The Viking Sagas (Documentary)

During the High Middle Ages, in a relatively remote part of the world, some of the most renowned historical manuscripts of all time were written. As opposed to what contemporary authors wrote about in mainland Europe throughout the Middle Ages (stories about brave knights and princesses for instance), it was in Iceland that the first manuscripts involving the lives of common people were written by the Icelandic chroniclers.

These stories of common people that lived their lives by herding, fishing and farming along the coastlines of Iceland commencing from the late part of the 9th century are documented in the old Norse sagas. The Norse sagas were written by medieval Icelandic authors, but their real identities remain a mystery to this day.

Only the identity of an author who is believed to have written ‘Egil’s saga’, namely Snorri Sturluson, is somehow credited, as he was the descendant of the saga’s heroic figure. Nonetheless, whether or not Sturluson wrote ‘Egil’s saga’ remains a debatable matter among many scholars.

A modern day reconstruction of an early Norse fishing outpost at Bolungarvík, north-western Iceland. Image source: www.wikipedia.org

The goal of the sagas was to share, from generation to generation, the stories of the Norsemen based on historical events and major milestones in regards of exploration, mapping and colonisation. These stories were also largely based on real people and their deeds.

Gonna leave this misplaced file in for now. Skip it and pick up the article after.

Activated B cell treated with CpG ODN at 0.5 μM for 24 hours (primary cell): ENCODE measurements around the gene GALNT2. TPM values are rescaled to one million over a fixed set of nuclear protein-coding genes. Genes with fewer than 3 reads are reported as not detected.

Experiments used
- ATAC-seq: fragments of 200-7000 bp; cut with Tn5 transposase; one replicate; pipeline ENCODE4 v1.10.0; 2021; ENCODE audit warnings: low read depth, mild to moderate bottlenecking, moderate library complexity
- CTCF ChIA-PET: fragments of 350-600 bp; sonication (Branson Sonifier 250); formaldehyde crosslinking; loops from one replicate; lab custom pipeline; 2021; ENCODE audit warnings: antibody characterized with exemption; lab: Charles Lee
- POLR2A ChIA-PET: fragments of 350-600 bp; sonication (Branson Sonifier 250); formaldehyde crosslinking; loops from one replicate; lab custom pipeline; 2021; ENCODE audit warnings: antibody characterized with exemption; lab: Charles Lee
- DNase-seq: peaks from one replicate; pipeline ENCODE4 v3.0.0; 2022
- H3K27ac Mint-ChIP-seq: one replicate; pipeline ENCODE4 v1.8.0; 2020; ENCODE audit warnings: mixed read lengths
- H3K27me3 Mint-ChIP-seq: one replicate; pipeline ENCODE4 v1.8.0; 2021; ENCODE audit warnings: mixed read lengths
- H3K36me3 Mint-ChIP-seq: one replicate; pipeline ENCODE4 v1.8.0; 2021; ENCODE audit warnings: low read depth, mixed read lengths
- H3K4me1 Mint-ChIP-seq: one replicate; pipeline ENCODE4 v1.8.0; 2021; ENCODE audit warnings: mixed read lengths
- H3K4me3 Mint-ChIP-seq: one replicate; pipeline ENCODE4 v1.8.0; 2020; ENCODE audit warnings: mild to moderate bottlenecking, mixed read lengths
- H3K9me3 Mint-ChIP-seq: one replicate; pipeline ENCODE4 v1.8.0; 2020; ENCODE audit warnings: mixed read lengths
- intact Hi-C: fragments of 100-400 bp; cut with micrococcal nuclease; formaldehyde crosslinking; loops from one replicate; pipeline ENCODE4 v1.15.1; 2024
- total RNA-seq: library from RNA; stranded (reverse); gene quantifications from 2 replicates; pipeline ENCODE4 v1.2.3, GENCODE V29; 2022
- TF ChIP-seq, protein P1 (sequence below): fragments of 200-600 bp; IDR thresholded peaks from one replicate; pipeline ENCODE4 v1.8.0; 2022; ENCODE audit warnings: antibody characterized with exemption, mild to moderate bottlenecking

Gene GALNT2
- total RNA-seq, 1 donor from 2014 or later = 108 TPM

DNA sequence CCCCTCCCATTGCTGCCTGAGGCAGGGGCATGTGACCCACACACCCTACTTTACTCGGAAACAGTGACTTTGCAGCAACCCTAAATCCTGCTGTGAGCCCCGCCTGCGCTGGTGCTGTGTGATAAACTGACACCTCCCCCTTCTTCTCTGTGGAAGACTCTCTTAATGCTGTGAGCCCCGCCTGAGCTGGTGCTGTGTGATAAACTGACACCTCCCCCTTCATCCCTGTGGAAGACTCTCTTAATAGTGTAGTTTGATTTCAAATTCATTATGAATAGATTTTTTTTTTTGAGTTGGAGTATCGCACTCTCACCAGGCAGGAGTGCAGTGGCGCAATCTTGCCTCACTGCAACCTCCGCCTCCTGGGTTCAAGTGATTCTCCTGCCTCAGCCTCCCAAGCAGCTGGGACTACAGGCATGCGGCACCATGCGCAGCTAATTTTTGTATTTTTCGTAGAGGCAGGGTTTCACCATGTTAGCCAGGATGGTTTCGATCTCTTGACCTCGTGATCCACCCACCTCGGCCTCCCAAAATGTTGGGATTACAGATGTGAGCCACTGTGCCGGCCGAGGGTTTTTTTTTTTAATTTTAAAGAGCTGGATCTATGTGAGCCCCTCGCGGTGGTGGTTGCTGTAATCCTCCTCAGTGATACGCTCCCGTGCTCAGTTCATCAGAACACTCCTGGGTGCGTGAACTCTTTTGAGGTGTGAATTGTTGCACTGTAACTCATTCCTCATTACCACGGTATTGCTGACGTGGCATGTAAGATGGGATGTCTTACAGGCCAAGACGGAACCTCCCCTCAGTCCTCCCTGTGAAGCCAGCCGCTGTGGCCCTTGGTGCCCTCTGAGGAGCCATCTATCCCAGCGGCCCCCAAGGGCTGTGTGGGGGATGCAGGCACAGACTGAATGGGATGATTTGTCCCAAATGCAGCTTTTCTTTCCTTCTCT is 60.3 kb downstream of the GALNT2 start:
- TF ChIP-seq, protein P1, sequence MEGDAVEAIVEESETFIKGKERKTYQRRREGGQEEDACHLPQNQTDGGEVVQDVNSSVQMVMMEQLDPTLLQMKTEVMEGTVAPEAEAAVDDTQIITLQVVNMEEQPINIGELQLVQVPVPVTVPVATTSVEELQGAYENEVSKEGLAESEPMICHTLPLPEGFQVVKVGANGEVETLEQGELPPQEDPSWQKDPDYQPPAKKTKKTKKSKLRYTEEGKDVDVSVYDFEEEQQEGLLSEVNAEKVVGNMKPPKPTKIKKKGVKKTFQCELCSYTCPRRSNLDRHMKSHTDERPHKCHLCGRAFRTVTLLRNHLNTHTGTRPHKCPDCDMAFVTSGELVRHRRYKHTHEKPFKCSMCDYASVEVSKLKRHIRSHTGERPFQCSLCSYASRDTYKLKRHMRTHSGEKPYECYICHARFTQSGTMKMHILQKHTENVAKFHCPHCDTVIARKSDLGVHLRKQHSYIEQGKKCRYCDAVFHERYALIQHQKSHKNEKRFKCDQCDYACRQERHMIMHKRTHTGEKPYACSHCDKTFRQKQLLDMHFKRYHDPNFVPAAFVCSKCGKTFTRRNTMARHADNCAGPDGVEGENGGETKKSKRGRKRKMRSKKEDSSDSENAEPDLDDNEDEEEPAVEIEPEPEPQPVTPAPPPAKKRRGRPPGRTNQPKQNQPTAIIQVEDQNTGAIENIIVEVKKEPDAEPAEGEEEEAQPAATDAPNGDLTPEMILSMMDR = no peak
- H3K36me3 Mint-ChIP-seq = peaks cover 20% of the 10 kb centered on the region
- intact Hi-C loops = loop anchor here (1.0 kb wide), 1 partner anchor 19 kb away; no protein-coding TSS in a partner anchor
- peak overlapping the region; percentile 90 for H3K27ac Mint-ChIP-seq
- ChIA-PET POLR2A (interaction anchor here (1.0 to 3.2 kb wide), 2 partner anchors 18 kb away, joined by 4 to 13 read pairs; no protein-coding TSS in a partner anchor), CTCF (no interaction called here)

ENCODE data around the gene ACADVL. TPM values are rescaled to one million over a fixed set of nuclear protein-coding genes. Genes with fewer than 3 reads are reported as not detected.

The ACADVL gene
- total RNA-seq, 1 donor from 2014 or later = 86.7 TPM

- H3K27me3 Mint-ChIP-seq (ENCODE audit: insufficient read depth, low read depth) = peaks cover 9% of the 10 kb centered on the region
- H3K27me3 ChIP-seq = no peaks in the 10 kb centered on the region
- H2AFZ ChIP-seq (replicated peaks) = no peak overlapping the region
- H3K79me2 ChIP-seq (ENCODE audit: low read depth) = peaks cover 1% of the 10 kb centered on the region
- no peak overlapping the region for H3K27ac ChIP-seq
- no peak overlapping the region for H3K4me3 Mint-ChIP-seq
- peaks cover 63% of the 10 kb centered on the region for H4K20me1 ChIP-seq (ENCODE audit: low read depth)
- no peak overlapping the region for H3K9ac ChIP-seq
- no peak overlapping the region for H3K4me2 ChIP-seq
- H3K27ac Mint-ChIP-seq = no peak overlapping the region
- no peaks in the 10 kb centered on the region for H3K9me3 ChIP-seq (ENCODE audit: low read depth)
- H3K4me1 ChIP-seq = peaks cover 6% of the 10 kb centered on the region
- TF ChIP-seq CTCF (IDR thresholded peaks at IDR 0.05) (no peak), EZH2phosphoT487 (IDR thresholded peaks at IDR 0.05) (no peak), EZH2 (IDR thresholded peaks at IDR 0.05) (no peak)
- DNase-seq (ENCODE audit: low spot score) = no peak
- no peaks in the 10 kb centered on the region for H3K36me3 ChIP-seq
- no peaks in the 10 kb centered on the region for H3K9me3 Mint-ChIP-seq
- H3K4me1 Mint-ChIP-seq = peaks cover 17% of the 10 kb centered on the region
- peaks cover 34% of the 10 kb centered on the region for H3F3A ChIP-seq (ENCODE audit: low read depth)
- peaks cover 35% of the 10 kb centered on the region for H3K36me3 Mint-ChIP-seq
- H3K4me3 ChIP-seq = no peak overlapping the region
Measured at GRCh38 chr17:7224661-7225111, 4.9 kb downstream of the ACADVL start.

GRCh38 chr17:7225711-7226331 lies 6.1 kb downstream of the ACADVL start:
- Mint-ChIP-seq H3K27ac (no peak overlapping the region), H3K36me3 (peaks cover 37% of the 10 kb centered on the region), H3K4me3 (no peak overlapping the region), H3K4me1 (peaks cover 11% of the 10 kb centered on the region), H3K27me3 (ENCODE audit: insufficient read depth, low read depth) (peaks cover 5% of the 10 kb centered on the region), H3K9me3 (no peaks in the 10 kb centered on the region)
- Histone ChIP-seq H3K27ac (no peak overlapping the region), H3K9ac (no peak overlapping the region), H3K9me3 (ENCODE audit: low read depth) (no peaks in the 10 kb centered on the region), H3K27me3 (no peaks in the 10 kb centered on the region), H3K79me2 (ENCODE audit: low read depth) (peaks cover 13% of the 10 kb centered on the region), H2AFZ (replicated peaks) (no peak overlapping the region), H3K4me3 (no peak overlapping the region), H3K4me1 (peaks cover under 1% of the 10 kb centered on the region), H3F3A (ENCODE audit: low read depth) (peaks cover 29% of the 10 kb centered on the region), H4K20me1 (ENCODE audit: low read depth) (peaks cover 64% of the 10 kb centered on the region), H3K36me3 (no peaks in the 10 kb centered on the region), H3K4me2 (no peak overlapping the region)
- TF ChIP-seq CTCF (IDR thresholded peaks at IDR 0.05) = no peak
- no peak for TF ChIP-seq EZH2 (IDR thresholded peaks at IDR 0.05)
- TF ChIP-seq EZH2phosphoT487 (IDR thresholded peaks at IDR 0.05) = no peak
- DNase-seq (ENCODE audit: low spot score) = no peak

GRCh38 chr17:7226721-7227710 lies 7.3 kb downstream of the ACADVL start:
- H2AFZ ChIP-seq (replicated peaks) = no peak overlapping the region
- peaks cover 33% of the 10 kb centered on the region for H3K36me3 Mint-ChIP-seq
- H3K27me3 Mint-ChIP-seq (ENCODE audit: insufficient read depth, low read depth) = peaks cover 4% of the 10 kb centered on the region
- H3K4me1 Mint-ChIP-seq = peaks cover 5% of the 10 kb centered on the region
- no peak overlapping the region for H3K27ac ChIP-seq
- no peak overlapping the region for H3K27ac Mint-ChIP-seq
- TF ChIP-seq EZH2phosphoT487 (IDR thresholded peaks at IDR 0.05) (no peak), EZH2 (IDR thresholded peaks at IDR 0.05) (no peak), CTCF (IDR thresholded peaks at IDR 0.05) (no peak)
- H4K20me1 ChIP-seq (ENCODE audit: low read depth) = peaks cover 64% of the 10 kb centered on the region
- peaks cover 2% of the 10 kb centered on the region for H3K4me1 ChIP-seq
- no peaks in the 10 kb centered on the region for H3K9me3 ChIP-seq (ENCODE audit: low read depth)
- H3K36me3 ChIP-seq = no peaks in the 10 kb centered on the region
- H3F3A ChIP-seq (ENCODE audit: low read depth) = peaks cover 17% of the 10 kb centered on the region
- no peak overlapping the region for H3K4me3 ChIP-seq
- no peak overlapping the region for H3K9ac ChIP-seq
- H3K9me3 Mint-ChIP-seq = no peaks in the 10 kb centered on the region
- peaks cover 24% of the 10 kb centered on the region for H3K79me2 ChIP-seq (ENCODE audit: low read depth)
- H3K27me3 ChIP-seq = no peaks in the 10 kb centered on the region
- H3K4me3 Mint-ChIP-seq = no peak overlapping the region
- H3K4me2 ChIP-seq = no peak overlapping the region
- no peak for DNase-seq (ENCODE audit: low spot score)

The sagas were as such written for historical reasons, and relied significantly on genealogy as well as on the conflict and the struggle that arose in early medieval Iceland among the second and third generation Icelanders during the 10th and 11th centuries.

A page from Njáls saga, from a 14th century Icelandic chronicle entitled ‘Möðruvallabók’. Image source: www.wikipedia.org

Nowadays, this literary heritage is still present among Icelanders, as one tenth of Iceland’s population already published a book. The Icelandic language is descended from the Old West Norse dialect of the Old Norse language that the first Norwegian settlers brought with them in Iceland during the end of the 9th century when they started to colonise the coastal areas.

Furthermore, to date, given its geographic isolation from other idioms, the Icelandic language is one of the two North Germanic languages that are the most closest related to Old Norse, on par with Faroese.

In the purpose of understanding the early Icelandic literature, below you can watch a documentary made by BBC Four about the Viking sagas, their main points of interest and how they were conceived:

Documentation sources and external links:


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